Cheltenham Gold Cup
This race is one of the biggest steeplechases in the world. This National Hunt event features 22 fences spread over three miles. The Gold Cup was originally a three-mile flat race first held in July 1819. The obstacle races began a bit later, in March 1924. The most successful horse was Golden Miller, with five consecutive wins from 1932 to 1936. Modern legends of the Cheltenham Gold Cup include Kauto Star and Best Mate.
You could say that the Grand National is the most popular horse race there is. And you would be right. It spreads over four miles and it features 30 fences. Its value is noteworthy, as well, with a prize fund of £1m in 2017. The Grand National takes place in Liverpool, around early April every year. The obstacles are famous as well, earning the title “the ultimate test for horse and rider”.
2000 Guineas Stakes
The 2000 Guineas is the first one of the Triple Crown races. This race spreads over one mile and it’s held in late April or early May. This huge race was first organised on 18th April 1809. The prize fund has almost doubled since 2012 from £350,000 to a whopping £500,000. The 2000 Guineas’ leading trainer is Aidan O’Brien, with eight wins.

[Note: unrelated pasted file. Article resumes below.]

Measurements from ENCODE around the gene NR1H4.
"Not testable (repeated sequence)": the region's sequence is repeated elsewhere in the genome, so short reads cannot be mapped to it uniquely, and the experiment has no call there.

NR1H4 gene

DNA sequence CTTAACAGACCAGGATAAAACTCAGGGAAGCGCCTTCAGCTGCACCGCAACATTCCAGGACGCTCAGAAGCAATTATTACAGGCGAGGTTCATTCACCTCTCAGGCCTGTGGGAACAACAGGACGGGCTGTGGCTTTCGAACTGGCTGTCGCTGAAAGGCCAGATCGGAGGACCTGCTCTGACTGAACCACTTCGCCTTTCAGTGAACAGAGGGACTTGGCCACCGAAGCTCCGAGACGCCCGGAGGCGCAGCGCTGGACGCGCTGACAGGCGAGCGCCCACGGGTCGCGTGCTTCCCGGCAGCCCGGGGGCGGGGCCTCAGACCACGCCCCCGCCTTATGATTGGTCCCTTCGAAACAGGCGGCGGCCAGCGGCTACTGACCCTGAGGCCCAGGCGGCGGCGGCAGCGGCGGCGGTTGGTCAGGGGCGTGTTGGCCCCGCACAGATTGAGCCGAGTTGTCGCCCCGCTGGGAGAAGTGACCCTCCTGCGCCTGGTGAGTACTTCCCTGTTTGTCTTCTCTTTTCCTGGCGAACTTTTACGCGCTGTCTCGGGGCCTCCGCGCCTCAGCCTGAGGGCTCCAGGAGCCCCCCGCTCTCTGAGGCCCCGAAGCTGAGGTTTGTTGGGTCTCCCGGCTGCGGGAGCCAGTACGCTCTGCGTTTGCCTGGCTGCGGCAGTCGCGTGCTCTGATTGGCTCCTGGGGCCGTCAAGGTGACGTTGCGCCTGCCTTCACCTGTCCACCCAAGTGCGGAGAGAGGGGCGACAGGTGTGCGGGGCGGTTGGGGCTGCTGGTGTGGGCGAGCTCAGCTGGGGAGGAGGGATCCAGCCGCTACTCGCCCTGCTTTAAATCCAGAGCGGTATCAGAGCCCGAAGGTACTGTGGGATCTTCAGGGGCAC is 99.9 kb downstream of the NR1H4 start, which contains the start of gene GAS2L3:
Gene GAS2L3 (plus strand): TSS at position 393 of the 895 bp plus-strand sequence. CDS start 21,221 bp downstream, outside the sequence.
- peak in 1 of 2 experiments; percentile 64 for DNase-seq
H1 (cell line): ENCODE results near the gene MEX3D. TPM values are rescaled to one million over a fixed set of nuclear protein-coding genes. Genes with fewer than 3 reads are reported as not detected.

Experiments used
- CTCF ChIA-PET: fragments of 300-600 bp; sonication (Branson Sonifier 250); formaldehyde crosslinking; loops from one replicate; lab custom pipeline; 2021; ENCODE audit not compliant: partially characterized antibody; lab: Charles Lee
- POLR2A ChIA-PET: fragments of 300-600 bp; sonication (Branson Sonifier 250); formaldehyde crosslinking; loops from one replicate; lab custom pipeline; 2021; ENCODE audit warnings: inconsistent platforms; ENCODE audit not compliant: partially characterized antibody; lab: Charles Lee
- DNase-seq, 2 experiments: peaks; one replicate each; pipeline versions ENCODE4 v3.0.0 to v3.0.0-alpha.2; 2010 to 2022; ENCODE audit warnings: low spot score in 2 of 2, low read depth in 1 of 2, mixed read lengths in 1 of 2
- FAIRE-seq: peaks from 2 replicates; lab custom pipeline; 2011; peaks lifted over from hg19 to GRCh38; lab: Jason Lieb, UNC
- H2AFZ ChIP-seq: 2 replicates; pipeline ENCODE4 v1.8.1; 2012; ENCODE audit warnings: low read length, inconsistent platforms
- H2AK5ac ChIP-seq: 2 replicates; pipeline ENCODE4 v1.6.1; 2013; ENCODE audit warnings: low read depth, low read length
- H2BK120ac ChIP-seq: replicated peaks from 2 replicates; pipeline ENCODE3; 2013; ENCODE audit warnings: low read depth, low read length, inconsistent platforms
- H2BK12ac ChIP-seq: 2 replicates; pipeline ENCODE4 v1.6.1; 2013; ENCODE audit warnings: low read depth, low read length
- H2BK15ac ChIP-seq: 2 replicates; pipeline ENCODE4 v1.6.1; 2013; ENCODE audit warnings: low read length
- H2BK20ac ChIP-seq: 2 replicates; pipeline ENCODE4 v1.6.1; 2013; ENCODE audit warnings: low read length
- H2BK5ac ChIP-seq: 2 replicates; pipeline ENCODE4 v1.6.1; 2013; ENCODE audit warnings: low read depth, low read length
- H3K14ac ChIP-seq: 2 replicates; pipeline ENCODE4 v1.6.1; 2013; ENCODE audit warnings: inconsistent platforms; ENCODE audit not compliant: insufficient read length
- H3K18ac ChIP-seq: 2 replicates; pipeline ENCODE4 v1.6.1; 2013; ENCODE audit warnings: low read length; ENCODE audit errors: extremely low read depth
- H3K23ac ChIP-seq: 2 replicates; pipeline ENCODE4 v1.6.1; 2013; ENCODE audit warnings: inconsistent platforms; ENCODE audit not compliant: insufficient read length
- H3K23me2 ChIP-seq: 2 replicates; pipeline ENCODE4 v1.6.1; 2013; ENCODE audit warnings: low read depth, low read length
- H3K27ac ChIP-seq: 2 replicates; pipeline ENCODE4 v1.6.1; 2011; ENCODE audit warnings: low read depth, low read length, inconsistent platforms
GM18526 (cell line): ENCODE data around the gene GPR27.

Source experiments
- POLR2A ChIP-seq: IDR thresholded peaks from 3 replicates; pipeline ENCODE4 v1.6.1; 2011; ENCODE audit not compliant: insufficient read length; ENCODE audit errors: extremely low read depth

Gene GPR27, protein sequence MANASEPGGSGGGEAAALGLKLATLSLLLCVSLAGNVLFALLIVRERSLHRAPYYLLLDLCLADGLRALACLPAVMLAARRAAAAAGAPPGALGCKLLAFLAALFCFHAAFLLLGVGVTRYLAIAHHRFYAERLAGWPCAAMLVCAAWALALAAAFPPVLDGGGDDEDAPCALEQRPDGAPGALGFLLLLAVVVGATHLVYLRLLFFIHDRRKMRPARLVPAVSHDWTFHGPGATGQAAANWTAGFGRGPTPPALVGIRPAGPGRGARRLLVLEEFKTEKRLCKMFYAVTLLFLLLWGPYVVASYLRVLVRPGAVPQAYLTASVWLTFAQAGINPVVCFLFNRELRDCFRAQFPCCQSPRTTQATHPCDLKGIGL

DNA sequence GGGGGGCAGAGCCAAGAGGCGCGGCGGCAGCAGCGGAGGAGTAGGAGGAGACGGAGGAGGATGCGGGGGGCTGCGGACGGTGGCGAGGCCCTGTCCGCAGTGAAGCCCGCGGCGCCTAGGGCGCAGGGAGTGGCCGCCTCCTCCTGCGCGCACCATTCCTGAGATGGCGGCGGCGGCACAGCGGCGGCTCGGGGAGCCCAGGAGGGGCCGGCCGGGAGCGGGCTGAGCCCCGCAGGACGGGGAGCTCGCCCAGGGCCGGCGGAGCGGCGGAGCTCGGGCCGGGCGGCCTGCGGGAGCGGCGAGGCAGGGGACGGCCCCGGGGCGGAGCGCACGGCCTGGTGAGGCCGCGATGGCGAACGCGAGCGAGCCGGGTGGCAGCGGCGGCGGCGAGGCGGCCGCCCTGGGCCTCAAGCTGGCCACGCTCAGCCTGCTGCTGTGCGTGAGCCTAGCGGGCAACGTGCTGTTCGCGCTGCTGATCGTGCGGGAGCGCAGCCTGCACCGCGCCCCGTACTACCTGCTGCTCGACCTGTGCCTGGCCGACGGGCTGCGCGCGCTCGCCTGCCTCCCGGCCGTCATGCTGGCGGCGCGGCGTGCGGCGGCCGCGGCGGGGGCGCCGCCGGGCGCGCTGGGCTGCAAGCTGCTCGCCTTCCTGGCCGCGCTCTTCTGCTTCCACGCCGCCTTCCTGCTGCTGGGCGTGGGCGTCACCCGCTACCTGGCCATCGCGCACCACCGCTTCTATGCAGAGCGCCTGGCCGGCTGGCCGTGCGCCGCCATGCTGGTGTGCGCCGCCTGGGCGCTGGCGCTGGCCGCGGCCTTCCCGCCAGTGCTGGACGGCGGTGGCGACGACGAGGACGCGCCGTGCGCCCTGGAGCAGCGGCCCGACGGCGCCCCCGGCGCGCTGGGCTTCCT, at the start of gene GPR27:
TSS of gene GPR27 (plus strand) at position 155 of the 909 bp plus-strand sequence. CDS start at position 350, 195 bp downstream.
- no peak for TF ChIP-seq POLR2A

The Epsom Derby
Again, one of the most famous races in Britain. The Derby is a flat race and the most prestigious one of the five British Classics. The Derby is held on the first Saturday of June and it runs a distance of one mile, four furlongs. It’s the second race of the Triple Crown, after the 2000 Guineas and before the St Leger race.
St Leger Stakes
This event is the last race of the Triple Crown races and it spreads over one mile and six furlongs. The horses run at Doncaster every year in September. The St Leger race is also the oldest of the five British Classics, it was first organised in 1776. In 2017 the prize fund was £700,000!
Other Notable Mentions
There are so many huge races all over the UK that it’s difficult to name them all. The Epsom Oaks and the 1000 Guineas are two of the five British Classics, they are both filly-only events. The King George VI & Queen Elizabeth Stakes feature the second largest prize in Britain.
Jumps racing also has other massive races. These include the Stayers’ Hurdle, the Champion Chase, and the Champion Hurdle. Other highlights are the King George VI Chase and the Betfair Chase. Ireland has equivalents of the five British Classics as well as jumps contests like the Irish Gold Cup, Lexus Chase, and the Ryanair Gold Cup.
Latest Horse Racing Tips
As we’ve mentioned before, the best way to bet properly is to do your research. Unlike most sites, we provide suggestions on which horses to follow closely and point out key information about the races instead of listing “sure wins”. If you are rather new to this age-old tradition, we do offer our “pick” at the end of previews.